Maynooth University has announced its participation in an exciting new EU project ‘BIOCOMES’, developing new biological pesticides designed to assist farmers and foresters in combating wide spread agricultural and forestry diseases.
Biological control is based upon the natural enemies of harmful organisms such as viruses, bacteria, fungi, nematodes and insects. These natural enemies are bred by manufacturers and sold as ready-to-use control products. The project will focus on solutions for diseases such as powdery mildew in cereals, brown rot in stone fruit and pest insects (gypsy moth and pine weevil) in forestry.
A team of Maynooth University scientists, led by biologist Dr Christine Griffin, will work alongside 27 European partner institutions across 14 countries, including Irish forestry experts from Coillte, to find a biological alternative to the chemical methods currently being used for major pesticide applications. Dr Griffin’s team at the Department of Biology has an established reputation for research on entomopathogenic nematodes, parasites which can actively seek out and kill insects in soil and other cryptic environments.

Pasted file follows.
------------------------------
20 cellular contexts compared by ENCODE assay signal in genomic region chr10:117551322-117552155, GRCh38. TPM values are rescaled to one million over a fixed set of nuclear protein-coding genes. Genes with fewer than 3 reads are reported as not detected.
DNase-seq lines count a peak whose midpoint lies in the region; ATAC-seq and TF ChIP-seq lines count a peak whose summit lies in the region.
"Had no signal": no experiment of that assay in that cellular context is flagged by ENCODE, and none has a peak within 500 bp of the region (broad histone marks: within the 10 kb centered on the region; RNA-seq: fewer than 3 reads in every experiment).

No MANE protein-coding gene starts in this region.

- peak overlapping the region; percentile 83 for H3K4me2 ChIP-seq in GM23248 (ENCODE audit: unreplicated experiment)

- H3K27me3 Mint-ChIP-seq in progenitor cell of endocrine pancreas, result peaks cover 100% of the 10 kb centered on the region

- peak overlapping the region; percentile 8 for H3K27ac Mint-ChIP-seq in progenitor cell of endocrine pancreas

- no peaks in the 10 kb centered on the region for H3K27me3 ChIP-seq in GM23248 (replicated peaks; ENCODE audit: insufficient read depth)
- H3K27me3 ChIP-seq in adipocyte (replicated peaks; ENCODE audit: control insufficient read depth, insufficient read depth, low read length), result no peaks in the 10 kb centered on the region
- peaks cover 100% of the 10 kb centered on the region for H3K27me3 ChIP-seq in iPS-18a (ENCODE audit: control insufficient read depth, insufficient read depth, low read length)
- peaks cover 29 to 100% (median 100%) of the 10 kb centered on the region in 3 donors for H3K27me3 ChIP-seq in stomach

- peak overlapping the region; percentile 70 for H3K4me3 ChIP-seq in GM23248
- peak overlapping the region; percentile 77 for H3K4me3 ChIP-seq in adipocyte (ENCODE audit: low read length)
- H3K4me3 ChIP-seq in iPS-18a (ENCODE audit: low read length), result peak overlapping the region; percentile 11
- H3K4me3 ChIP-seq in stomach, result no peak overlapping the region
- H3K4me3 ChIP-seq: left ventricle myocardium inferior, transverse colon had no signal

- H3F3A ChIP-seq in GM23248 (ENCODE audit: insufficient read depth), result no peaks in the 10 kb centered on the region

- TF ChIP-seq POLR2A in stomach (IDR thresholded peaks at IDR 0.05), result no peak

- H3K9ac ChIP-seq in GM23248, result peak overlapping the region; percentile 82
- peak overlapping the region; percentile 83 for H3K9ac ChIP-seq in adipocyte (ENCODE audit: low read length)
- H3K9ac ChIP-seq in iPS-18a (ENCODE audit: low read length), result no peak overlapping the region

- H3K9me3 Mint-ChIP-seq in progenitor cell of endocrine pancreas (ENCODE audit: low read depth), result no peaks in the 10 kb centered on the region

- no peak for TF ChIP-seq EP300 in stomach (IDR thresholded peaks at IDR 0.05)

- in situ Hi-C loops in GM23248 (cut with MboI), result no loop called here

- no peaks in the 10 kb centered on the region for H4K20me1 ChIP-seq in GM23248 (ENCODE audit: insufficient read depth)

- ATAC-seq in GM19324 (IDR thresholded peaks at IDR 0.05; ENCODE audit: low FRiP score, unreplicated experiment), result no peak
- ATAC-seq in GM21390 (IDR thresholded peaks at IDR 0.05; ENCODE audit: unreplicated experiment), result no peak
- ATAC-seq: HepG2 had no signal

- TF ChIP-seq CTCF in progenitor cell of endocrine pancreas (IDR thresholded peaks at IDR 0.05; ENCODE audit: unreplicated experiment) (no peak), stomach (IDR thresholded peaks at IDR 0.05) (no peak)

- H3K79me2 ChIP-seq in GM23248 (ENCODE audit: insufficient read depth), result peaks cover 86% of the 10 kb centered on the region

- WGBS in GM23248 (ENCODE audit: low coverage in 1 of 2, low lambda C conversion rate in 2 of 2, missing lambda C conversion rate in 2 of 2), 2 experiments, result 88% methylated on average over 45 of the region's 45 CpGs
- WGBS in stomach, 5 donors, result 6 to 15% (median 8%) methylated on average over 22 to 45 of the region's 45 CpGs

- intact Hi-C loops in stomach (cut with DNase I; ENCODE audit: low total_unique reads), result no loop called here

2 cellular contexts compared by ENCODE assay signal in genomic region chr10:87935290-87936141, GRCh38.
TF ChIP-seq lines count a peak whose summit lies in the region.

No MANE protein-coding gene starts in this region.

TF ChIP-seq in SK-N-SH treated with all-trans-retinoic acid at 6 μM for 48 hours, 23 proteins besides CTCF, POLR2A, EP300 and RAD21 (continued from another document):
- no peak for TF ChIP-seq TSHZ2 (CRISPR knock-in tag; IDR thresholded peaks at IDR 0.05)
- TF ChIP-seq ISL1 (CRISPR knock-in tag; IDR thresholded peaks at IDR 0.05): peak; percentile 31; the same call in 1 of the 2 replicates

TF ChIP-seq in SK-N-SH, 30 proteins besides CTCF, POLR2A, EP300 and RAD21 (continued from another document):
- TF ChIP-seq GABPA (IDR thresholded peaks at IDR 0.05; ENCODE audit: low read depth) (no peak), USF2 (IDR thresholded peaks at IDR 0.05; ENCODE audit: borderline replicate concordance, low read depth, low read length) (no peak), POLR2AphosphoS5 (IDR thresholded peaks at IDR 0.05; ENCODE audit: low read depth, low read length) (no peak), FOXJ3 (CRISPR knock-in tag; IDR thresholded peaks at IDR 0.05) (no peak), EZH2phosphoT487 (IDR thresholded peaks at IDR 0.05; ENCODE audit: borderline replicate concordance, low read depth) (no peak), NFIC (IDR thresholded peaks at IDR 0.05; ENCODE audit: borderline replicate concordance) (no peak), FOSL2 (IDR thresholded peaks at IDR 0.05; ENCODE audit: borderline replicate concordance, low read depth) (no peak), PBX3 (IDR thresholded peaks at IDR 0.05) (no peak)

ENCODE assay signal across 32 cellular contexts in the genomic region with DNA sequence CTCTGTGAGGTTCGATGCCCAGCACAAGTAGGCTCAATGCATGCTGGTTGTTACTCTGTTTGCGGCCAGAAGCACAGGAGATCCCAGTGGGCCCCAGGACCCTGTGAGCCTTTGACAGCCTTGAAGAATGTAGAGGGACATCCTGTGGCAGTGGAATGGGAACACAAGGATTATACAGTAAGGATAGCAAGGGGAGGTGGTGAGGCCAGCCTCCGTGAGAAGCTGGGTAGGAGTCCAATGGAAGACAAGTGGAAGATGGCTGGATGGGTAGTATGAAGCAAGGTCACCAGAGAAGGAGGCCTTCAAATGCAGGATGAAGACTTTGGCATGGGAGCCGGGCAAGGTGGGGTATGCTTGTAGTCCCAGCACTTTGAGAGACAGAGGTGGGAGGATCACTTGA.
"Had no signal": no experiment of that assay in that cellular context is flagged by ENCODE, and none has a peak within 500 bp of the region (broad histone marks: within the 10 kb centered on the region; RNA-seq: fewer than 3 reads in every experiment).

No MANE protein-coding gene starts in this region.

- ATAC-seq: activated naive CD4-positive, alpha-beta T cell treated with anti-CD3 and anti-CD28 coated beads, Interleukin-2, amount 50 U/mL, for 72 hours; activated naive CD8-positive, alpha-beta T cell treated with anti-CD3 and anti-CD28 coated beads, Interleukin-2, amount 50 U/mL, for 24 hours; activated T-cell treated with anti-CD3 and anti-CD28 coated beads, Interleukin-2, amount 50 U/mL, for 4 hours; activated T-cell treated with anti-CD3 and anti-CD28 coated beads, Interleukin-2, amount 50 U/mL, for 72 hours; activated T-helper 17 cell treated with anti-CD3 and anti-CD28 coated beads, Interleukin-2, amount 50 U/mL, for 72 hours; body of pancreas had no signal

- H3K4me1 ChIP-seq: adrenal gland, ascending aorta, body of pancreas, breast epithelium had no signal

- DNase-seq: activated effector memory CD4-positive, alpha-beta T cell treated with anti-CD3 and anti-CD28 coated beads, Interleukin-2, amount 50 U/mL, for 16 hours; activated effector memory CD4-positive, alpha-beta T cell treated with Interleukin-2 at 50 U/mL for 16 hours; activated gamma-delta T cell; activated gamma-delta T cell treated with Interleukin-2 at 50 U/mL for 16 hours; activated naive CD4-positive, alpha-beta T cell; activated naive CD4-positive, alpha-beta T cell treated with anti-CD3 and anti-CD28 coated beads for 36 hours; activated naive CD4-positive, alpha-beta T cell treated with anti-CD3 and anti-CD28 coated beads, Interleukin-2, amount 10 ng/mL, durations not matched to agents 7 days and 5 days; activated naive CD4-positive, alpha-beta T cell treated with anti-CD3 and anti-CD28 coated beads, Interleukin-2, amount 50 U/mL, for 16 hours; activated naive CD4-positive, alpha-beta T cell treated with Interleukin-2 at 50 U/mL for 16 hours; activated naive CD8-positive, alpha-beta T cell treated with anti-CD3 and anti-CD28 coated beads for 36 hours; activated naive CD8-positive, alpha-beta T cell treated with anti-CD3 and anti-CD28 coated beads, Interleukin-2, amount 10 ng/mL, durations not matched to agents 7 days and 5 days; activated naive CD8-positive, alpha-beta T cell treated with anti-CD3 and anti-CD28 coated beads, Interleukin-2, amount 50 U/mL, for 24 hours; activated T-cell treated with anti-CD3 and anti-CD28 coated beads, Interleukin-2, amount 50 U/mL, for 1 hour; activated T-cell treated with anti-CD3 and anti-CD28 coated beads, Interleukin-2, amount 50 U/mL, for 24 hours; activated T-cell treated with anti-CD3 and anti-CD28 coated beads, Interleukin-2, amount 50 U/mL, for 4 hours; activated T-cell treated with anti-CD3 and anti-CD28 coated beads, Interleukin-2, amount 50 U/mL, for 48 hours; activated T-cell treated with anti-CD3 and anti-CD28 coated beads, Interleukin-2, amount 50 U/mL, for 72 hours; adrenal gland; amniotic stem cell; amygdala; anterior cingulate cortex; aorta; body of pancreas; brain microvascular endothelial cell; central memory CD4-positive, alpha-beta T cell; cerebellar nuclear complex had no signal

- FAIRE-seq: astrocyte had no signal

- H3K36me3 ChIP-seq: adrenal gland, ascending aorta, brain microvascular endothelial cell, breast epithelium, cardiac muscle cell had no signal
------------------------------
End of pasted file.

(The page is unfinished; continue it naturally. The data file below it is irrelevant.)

As EU regulation of the use of chemical controls becomes more restrictive, the replacement of chemical control with biological alternatives is becoming an increasingly important issue for farmers and foresters across Europe. Moreover, the demand for even lower pesticide residues from buyers in the Irish food industry continues to grow, particularly in the organic farming sector.
Discussing the new project, Dr Griffin said: “We are delighted to be working alongside some of Europe’s leading biologists on this important project. Ireland’s National Action Plan for the Sustainable Use of Pesticides promotes the use of biological agents over chemicals as long as they give satisfactory pest control and this project will provide a major boost to the biological control market.”
The BIOCOMES project is focusing on the economic sustainability of products during the development process, as well as their environmental sustainability, an approach designed to guarantee a quick and successful introduction to the market for each biological control product developed. The total budget of the BIOCOMES project is €12million, of which €9million is EU funding.
For more information about this project: http://www.biocomes.eu/pest/large-pine-weevil/
Photocaption: Thousands of nematodes emerge from an insect that they have killed.